In the brush structure of such DC brush motor 1, as shown in FIG. 4, for example, when the main brush 11(a) is positioned to contact with both segment 25(1) and segment 25(2) of the communicator 26, the main brush 11(b) contacts with segment 25(17), while the shunt brush 12(c) contacts with segment 25(12), and the shunt brush 12(d) is positioned to contact with both segment 25(27) and segment 25(28).

The winding manner of the coil 24 of the DC brush motor 1 is as shown in FIG. 4. For example, in the segments 25(1), 25(2) of the commutator 26 contacting with the main brush 11(a), the coil 24 starting winding from the segment 25(1) starts winding from the segment 25(1), and winds repeated by a specified number of turns in the slot 22 between teeth 21(3) and teeth 21(4) of the armature core 23, and in the slot 22 between teeth 21(8) and teeth 21(9), and finishes winding at segment 25(11), and the coil 24 starting winding from the segment 25(2) winds by a specified number of turns in the slots between the teeth 21(4), 21(5), and teeth 21(9), 21(10), and finishes winding at segment 25(12).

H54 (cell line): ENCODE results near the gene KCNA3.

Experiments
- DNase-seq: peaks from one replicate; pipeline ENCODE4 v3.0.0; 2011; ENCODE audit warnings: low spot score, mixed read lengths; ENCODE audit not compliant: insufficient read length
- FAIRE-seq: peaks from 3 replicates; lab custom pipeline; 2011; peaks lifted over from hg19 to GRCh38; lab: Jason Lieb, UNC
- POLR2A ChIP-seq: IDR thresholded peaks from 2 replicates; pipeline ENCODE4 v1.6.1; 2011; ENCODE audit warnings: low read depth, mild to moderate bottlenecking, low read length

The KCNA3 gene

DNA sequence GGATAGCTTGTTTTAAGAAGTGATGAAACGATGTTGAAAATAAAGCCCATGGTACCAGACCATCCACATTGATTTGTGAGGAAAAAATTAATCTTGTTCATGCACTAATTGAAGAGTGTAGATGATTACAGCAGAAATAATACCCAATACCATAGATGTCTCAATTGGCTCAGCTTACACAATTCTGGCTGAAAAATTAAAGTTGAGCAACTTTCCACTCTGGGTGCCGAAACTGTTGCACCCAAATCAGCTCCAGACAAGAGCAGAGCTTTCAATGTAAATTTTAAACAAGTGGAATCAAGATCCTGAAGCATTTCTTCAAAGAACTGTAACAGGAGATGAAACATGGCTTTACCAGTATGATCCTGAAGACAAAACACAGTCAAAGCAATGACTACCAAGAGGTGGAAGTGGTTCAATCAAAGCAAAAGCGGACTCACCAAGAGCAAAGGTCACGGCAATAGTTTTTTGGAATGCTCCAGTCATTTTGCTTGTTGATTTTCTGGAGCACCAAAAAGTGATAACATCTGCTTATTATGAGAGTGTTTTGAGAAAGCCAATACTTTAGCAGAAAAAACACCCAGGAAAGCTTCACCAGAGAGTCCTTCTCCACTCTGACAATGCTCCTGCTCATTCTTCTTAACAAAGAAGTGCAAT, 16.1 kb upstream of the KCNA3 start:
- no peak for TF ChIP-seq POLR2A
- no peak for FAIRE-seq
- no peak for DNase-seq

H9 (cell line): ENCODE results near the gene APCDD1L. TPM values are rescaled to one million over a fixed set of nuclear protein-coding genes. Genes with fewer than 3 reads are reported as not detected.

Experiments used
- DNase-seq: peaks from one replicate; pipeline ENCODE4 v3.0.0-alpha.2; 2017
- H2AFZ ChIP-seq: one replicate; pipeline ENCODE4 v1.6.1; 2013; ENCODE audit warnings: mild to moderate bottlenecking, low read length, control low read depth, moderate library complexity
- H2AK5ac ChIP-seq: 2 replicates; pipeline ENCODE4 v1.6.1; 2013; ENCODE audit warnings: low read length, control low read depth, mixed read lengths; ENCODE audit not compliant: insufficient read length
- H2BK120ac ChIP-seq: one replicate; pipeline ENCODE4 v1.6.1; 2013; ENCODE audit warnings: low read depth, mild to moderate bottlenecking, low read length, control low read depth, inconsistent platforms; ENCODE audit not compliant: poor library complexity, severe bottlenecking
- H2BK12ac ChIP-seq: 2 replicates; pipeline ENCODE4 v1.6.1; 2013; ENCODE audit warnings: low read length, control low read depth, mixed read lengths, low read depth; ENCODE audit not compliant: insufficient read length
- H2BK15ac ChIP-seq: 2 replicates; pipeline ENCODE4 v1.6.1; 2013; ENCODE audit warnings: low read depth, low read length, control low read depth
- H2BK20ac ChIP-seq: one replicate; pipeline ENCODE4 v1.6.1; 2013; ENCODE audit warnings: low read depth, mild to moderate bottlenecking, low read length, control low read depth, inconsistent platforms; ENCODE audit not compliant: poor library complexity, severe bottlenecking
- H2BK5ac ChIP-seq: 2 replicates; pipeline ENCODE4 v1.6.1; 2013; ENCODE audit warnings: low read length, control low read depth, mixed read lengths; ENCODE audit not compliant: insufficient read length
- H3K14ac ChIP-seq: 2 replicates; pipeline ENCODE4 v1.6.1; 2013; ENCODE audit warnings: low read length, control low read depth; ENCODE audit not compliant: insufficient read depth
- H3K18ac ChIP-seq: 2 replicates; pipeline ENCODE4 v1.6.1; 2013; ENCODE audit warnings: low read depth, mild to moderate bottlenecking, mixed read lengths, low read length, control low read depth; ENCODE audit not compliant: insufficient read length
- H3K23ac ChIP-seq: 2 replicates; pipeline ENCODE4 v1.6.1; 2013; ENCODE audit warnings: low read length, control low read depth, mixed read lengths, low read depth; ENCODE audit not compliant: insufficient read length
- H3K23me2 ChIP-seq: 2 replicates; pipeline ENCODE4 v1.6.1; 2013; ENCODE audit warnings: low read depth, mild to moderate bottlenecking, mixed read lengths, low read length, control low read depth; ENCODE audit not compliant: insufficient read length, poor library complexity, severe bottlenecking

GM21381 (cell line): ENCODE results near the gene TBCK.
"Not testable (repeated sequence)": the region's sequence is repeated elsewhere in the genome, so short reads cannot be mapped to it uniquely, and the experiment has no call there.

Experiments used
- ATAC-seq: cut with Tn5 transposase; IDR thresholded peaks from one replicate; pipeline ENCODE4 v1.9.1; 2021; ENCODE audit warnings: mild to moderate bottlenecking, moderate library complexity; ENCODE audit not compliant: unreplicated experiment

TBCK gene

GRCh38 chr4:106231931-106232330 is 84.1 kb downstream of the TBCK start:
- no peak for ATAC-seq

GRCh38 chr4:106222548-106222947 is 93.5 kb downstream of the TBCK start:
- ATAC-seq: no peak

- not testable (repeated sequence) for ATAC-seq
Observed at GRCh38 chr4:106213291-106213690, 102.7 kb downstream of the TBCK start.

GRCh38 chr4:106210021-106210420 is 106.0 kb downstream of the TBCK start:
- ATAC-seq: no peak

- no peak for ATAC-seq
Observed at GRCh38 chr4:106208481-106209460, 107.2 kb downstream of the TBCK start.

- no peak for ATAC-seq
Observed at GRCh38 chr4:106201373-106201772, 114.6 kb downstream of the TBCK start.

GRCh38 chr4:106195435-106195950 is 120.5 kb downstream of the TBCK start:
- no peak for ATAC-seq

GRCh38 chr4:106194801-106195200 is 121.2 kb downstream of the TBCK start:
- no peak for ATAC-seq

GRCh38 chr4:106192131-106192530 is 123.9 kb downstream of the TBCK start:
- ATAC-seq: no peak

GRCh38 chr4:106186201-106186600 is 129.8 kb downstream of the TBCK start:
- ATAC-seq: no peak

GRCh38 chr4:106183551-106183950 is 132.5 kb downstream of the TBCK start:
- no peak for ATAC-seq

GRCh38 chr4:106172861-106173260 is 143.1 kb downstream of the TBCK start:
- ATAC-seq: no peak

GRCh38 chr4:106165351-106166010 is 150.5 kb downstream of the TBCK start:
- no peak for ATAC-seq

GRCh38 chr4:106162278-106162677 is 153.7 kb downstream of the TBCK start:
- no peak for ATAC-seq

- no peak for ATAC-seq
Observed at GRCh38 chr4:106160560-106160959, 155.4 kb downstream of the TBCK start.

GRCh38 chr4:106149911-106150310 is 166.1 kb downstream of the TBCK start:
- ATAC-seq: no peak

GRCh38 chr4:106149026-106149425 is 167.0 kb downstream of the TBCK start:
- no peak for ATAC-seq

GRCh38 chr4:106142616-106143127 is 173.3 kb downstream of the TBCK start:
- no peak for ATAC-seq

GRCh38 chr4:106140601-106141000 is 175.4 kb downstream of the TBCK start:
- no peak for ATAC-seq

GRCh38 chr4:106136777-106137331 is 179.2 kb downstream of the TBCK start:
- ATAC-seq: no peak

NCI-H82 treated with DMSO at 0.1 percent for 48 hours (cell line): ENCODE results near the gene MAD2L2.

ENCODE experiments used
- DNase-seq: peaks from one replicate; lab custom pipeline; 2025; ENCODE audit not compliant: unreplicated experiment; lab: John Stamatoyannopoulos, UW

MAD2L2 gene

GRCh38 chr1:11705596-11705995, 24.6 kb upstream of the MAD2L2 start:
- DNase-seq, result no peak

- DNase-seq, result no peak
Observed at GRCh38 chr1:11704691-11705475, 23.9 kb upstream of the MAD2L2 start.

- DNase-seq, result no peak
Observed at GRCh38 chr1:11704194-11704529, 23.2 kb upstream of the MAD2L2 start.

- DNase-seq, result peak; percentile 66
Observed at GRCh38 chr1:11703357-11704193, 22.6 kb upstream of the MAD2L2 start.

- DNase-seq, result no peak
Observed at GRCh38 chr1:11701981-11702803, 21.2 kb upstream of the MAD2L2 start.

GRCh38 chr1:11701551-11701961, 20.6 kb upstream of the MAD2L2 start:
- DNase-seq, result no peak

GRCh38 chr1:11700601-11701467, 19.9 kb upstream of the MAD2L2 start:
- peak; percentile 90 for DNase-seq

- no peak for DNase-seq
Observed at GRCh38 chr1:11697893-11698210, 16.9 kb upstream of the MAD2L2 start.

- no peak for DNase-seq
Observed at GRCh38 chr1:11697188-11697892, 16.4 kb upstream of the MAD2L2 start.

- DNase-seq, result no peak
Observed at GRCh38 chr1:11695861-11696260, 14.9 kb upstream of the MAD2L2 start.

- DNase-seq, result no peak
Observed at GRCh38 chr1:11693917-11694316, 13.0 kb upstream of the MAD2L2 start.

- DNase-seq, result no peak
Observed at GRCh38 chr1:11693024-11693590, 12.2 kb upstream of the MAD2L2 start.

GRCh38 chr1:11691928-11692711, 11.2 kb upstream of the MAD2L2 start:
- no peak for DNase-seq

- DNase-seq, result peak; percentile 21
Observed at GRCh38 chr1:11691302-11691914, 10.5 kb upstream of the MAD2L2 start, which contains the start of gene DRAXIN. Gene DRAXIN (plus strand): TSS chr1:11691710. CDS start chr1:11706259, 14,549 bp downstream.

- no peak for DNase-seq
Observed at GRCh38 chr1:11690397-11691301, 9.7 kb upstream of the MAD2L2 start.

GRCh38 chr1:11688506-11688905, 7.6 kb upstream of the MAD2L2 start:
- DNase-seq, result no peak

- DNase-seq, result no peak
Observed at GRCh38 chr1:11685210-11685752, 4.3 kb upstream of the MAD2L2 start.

Similarly, in the segments 25(3) to 25(11) of the commutator 26, same as above, winding is started from each of the segments 25(3) to 25(11), and repeated by a specified number of turns in each slot 22 in the teeth 21(5) to 21(13), 21(6) to 21(14), and the teeth 21(10) to 21(18), 21(11) to 21(19), and finished in the segments 25(13) to 25(21) respectively.

Also, in the segment 25(12) of the commutator 26 contacting with the shunt brush 12(c), similarly, winding is started from the segment 25(12), and repeated by a specified number of turns in each slot 22 in the teeth 21(14), 21(15), and the teeth 21(19), 21(20), and finished in the segment 25(22).